I Know It’s Legal To Put A Baby In A Sweater, But If I Put A Baby In 100 Sweaters, That Would Probably Be Considered Child Endangerment
my question is
how many sweatshirts
can i put on a baby
before it becomes
an illegal act
Love Is A Basketball Game And You Are Dunking On Me
for your shaq attack
Alex Russell writes sometimes, loves all the time, and occasionally attempts to make himself goofy web 1.0 websites. he'd really appreciate it if you read his chapbook, maybe validated him online, and went to www.alexrussell.info
by Tim Lynch
Giving Someone Your Leash Is Hot Until They Let Go
A heart breaks loudly & for a long time
I want to tell you good things. about you
As long as you love me—what an ism
How many sad white poets does it take to regret everything
Grief is so much easier when they're dead
I'm glad you're not dead
Nothing here is quiet enough
Nothing will save me like this
Tim Lynch has poems forthcoming or published with Yes, Poetry, Occulum, Connotation Press, and more. He has directed various workshops for young writers through Rutgers University in Camden, NJ & conducts interviews for Tell Tell Poetry. He would be delighted to meet you on Twitter & Instagram @timlynchthatsit.
by Juliet Cook & j/j hastain
Splayed Garden Tools
There's nothing peachy about this pepper pit.
More than half the time, I'm not even sweet.
I'm the farmer between planes
chewing it and spitting it out.
The sound I make
somewhere in the range
of mooing and meowing
while mowing the lawn.
I imagine the cattle attacking
the bakery across the street.
"Let's talk about inventory!",
the owner screams
while holding up
a cattle prod.
Not for violent purposes, mind you.
Most of us don't do things because of violent hearts
but to get our teeth on the prize: cream filling
with moon craters for eyes.
to carnage for frosting.
Juliet Cook is a grotesque glitter witch medusa hybrid brimming with black, grey, silver, purple, and dark red explosions. Her poetry has appeared in a peculiar multitude of literary publications. You can find out more at www.JulietCook.weebly.com.
j/j hastain is a collaborator, writer and maker of things. j/j performs ceremonial gore. Chasing and courting the animate and potentially enlivening decay that exists between seer and singer, j/j, simply, hopes to make the god/dess of stone moan and nod deeply through the waxing and waning seasons of the moon.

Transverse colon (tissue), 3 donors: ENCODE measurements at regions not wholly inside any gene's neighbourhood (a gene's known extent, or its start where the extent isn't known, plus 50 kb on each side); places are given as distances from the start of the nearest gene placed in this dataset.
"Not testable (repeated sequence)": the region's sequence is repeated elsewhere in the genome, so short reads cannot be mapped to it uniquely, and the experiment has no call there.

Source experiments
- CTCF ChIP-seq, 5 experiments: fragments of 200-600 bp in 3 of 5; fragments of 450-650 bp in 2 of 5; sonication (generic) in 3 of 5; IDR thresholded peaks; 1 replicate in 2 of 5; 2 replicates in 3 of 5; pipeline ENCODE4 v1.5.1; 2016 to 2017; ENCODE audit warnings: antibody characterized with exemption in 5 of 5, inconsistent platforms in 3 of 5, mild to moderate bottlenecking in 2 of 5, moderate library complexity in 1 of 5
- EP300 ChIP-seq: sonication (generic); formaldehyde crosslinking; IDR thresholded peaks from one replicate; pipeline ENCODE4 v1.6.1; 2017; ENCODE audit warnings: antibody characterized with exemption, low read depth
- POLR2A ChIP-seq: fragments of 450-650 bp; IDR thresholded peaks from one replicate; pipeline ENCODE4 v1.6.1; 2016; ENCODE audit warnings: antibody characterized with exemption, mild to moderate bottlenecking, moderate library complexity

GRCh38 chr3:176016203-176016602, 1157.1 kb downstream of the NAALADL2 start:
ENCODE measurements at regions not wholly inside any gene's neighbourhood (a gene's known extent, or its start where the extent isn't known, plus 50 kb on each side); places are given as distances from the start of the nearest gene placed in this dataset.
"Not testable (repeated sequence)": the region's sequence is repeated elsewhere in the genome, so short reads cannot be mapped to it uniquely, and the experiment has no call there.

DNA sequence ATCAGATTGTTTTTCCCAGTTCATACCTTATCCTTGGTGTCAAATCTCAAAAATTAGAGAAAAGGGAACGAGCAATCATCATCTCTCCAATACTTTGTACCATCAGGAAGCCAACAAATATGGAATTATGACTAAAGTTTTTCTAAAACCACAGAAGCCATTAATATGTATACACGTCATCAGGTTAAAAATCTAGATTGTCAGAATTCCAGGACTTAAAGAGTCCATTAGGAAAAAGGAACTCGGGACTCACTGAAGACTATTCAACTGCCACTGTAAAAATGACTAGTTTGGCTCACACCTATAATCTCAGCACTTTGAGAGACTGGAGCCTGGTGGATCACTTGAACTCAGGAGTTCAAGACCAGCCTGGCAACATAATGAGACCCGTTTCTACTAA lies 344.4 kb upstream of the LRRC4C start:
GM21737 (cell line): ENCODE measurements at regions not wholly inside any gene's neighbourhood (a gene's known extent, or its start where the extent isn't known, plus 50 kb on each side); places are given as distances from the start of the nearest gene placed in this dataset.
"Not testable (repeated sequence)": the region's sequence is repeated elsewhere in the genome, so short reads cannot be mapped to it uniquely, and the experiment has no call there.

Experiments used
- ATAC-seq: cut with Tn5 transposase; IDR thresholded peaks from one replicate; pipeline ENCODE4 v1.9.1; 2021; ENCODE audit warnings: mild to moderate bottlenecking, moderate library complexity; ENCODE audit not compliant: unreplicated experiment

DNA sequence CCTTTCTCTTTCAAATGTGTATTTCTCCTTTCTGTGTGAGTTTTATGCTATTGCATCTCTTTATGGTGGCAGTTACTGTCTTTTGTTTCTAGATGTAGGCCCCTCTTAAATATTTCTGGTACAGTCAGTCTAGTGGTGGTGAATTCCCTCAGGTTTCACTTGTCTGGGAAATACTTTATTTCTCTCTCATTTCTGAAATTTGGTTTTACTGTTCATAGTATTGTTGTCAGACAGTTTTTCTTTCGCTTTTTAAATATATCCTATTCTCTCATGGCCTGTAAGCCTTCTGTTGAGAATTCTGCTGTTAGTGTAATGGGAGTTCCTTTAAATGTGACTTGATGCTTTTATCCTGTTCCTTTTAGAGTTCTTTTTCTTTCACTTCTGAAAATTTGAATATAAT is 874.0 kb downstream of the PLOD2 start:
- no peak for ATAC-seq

by Darren C. Demaree
[you are the storm]
i told my daughter you are the storm clapping i can smell your electricity coming to life please tell me which cities to avoid when you decide the real revolution is starting because when i told you our president was trying to hurt the planet you broke a lamp you’re seven so i thought that was a bit extreme but there was no punishment there will be no punishment you are the punishment for everyone that gets in the way of a thriving earth and it's my job to stay out of your way
[the fields move towards you]
i told my children the fields move towards you don’t you realize what sort of gift that is to have fields present themselves to you to show you exactly where there has been crop to show you exactly where the fires have been lit in the past to show that each field like each person is its own world and this whole landscape is firmament how tender how un-tender how deep our simple heaven is
Darren C. Demaree is the author of six poetry collections, most recently “Many Full Hands Applauding Inelegantly” (2016, 8thHouse Publishing). He is the Managing Editor of the Best of the Net Anthology and Ovenbird Poetry. He is currently living in Columbus, Ohio with his wife and children.
by Kenneth Pobo
I keep my head
just above the water,
a floating beach ball.
My astronomer friend Lek
says Mars’ north polar
ice cap has water--that would
be rough swimming.
Wait long enough
and blue becomes red, truth
wags a new tail. I picture me
a sky with two moons,
like I’m seeing double
through fogged goggles. Phobos
And Deimos, lifeguards,
handsome ones at that.
Earth has one moon,
a charmer. We fall
in love and create lasting
divorces under its shine.
Venus craves a moon,
even a fluky one like Nix
or Pallene, waits for a night
when a moon would be
the one consolation,
never judging her for being gassy
and melting any garden
before a seed can sprout.
In My Day
Aunt Catherine often said
“In my day,” wore dresses
my grandmother handed down,
rarely shopped for her own,
wanted to die until death
gave a tap
to her heart. She sounded
like a woman who after
a hard afternoon
sat down to watch
her favorite show, heard plaster
fall from her kitchen ceiling,
the phone ringing and ringing.